It was John Wesley who said, “Don’t seek for a ministry, but seek for the fruit of a disciplined life.” In other words, pining away for a ministry is a waste of precious time. Rather, go deeper and God will use you in ways you haven’t imagined.
I have known many who feel they are marginalized in their context. No one has an interest in allowing them to exercise the gifts they have been given by God. So, they fret and wait and sometimes weep and complain. Let me give you some guiding principles for good ministry, no matter what your gifts.
So, Wesley’s advice is principle one: Bring new and better disciplines into your life and then see what God will do with that. In other words, be a leader by living the Christian life the best possible way. Let your life be your ministry.
The second principle is this: Do the hidden things that no one else may wish to do. For instance, you may be an exceptional leader that no one recognizes, but in the meantime, choose to minister in the forgotten places, such as the retirement home, or the prison, or among the poor. If you cannot teach thousands, teach one or two who will grow. Maybe one day they will teach the thousands. If you are not asked to coordinate the big meals for the church, then show hospitality every week to church families in your home. In other words, seek to “fall into the ground and die” like a grain of wheat, then see what God will do with it.
The third principle: Do what does not take a title, a group, or the church’s money. What I mean is that you can do a lot of ministry if you don’t care about people “knighting” you before you do it. Don’t expect everyone to want to do what you are doing, and don’t ask for money from the church to do it. It’s perfectly OK to use your own money outside your regular giving fund. If you follow this plan, doors open all over the place. Who will hinder you if start writing missionaries and praying for them daily? Who will mind if you spend your own funds to take short term missions trips? Who will feel it necessary to restrain you if you voluntarily clean the building or take care of the widow’s car problems? Everyone will not have the same passion you have about this or that ministry. You don’t need their passion, but yours.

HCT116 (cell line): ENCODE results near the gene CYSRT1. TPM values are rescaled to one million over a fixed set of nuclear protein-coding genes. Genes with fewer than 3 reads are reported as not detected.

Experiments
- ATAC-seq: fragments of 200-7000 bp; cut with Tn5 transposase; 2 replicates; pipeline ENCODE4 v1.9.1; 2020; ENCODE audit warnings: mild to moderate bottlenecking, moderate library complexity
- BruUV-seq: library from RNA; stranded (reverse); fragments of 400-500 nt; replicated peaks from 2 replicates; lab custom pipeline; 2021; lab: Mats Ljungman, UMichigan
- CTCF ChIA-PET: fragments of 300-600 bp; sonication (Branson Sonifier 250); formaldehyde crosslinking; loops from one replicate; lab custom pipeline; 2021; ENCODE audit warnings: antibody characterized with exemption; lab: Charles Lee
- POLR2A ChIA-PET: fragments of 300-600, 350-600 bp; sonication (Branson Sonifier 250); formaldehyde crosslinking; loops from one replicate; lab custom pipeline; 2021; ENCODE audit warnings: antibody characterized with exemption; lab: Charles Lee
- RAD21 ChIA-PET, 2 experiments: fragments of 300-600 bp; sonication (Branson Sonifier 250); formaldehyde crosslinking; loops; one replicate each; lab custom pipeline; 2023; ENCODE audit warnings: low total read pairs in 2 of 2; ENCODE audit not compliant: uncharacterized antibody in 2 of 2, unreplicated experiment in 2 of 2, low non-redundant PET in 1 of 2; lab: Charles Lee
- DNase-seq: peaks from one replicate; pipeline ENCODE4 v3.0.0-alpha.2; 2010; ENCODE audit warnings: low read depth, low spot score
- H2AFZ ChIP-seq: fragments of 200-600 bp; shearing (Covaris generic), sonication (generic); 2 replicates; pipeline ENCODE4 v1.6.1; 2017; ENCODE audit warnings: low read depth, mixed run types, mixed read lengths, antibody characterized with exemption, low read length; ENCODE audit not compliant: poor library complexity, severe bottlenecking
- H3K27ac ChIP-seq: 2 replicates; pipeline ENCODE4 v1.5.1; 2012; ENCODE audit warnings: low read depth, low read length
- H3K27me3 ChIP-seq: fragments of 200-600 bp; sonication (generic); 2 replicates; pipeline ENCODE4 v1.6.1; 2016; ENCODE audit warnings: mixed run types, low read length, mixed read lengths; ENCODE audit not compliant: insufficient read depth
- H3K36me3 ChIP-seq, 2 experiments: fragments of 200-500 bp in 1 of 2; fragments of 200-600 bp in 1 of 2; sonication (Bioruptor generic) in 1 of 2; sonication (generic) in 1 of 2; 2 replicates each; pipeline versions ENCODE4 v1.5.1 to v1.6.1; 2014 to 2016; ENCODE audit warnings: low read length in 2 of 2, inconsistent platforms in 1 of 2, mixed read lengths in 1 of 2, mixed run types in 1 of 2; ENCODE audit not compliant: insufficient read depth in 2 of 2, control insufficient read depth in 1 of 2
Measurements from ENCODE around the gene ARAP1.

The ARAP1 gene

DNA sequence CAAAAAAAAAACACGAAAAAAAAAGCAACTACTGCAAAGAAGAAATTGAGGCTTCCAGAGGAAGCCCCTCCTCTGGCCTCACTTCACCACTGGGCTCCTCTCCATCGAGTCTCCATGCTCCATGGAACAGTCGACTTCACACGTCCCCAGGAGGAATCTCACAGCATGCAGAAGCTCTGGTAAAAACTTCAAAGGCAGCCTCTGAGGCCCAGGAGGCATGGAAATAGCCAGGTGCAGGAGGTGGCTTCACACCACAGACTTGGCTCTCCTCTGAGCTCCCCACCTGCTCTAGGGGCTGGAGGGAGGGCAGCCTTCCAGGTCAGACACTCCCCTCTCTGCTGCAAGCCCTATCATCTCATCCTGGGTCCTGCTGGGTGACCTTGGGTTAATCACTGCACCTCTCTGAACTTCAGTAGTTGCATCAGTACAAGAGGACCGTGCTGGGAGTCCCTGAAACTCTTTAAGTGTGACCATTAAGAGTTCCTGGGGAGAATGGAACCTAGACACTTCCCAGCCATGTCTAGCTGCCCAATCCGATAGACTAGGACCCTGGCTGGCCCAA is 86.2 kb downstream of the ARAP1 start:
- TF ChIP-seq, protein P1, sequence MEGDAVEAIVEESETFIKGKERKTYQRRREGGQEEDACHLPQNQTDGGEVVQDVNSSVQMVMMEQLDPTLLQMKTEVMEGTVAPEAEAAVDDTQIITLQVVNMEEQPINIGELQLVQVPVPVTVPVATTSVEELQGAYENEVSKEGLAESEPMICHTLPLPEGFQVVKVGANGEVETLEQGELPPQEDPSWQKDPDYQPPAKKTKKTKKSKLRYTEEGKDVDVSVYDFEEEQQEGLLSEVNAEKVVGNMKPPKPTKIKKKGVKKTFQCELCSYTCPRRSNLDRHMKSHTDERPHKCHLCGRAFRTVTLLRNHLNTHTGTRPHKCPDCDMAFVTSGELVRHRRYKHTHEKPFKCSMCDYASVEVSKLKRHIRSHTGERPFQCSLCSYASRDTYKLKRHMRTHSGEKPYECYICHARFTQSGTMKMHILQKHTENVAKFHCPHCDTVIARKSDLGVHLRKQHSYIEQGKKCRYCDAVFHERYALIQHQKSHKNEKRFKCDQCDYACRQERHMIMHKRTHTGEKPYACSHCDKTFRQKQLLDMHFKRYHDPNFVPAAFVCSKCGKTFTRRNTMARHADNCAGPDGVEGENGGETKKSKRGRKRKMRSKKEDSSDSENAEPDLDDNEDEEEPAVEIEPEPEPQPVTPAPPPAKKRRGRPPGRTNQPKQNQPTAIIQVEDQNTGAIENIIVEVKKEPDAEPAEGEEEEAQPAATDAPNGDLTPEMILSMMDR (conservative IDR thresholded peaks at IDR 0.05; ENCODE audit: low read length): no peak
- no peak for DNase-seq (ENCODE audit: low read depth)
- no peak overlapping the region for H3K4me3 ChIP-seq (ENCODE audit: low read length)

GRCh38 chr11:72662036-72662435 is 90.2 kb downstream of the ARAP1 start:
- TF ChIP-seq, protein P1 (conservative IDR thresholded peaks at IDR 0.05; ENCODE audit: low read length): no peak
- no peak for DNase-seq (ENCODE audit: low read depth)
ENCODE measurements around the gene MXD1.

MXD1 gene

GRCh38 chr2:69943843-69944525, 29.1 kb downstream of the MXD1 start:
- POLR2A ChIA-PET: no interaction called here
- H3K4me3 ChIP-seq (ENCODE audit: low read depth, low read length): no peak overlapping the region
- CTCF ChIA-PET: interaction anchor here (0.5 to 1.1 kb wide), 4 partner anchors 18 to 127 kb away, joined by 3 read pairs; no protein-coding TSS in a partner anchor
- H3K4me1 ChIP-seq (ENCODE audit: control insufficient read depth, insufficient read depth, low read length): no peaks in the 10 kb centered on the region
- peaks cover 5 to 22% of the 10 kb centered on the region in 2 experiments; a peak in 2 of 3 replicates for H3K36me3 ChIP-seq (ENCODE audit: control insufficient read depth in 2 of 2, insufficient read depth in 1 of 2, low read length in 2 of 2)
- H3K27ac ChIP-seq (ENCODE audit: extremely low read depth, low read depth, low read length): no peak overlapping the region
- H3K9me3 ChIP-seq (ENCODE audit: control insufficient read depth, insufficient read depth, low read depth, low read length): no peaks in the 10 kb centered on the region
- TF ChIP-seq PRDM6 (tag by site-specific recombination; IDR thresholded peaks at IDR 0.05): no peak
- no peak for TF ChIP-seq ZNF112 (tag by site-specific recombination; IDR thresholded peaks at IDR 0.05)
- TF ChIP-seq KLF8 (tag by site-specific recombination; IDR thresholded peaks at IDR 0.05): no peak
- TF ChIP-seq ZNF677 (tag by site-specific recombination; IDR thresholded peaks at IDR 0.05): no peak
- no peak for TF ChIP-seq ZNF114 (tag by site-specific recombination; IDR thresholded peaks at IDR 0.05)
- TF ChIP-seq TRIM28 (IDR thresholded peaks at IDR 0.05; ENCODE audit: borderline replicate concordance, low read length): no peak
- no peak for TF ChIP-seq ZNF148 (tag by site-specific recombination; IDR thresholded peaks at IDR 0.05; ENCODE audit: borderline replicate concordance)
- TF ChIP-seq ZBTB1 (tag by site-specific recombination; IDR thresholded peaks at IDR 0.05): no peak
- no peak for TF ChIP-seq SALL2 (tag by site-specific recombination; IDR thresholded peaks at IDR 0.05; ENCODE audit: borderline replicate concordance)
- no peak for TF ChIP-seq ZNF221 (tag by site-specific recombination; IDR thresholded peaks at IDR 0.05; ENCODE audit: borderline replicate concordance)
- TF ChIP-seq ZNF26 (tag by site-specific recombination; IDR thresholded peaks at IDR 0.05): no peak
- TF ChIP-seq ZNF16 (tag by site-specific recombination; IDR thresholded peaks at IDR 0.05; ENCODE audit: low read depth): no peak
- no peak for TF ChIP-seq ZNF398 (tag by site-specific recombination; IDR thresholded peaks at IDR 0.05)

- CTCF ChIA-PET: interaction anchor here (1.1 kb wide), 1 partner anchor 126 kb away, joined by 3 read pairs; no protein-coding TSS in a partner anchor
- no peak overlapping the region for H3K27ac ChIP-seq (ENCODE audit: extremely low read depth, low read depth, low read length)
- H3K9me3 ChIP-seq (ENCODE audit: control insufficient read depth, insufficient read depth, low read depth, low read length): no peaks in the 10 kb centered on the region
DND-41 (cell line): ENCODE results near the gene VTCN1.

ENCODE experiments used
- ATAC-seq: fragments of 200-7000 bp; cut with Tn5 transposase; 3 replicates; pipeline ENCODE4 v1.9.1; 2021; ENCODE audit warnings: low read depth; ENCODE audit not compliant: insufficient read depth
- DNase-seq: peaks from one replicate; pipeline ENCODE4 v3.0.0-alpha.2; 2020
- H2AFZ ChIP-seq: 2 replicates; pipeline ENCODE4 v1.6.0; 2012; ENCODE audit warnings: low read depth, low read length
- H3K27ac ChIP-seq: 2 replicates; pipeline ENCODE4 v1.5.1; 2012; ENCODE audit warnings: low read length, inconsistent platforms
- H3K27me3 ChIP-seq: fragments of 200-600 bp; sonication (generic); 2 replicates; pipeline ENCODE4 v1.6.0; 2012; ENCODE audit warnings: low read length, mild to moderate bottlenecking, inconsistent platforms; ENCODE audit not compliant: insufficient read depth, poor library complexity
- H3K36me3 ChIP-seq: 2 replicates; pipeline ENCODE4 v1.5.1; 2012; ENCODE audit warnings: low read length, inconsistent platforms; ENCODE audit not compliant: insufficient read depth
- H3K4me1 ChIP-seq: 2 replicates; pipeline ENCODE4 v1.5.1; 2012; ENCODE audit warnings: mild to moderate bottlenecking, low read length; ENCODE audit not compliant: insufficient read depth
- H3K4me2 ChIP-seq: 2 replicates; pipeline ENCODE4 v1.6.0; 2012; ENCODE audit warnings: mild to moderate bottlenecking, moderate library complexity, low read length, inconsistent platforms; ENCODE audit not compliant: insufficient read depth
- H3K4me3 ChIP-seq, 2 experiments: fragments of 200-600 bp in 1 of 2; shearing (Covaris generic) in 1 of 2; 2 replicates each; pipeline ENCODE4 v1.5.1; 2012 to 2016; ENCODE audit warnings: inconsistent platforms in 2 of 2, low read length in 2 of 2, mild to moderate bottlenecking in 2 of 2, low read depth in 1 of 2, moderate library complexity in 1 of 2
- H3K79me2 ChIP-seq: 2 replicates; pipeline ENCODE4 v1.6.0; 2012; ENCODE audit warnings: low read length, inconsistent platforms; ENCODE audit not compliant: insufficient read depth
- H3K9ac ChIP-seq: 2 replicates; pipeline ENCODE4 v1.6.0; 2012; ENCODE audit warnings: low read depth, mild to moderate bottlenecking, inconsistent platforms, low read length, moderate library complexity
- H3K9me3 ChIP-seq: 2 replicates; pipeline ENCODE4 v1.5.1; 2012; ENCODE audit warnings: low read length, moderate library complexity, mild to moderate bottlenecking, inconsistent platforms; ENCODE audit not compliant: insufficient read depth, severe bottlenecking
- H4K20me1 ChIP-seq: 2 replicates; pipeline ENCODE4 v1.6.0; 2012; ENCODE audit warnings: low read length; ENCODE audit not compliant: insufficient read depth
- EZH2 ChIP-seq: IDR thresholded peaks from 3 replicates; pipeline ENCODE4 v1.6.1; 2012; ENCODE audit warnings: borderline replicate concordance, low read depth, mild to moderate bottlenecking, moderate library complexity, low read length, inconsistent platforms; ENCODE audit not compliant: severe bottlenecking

The fourth and most important principle: Make love the priority.
I once was confronted by a woman in a church I had just begun to shepherd. In the first year of my work there, I had not given her any notable job to do. She had a long history of leading, but I did not feel she was right for any of our positions at the time. She came to me tearfully. She was quite negative about it all. God gave me the wisdom to ask her to do this simple thing. “Go home and prayerfully write down the names of ten people with needs of any sort. Then, set out to meet those needs at a cost to yourself. Do it diligently.” The results? Within about a week, the woman was beaming and full of hope. She said, “I just can’t get everything done that this list requires,” which, being interpreted, meant, “I love helping others and find that there are a lot of people who really need my care.” Meeting needs out of love helped her find her stride ministry-wise. She hasn’t slowed down since.
These principles all considered, should lead us to say, “Nobody actually has to wait for a ministry.” As the slogan states: Just Do It!
“Through love, serve one another.” Galatians 5:13
“Do not look out for your own personal interests, but for the interests of others.” Philippians 2:4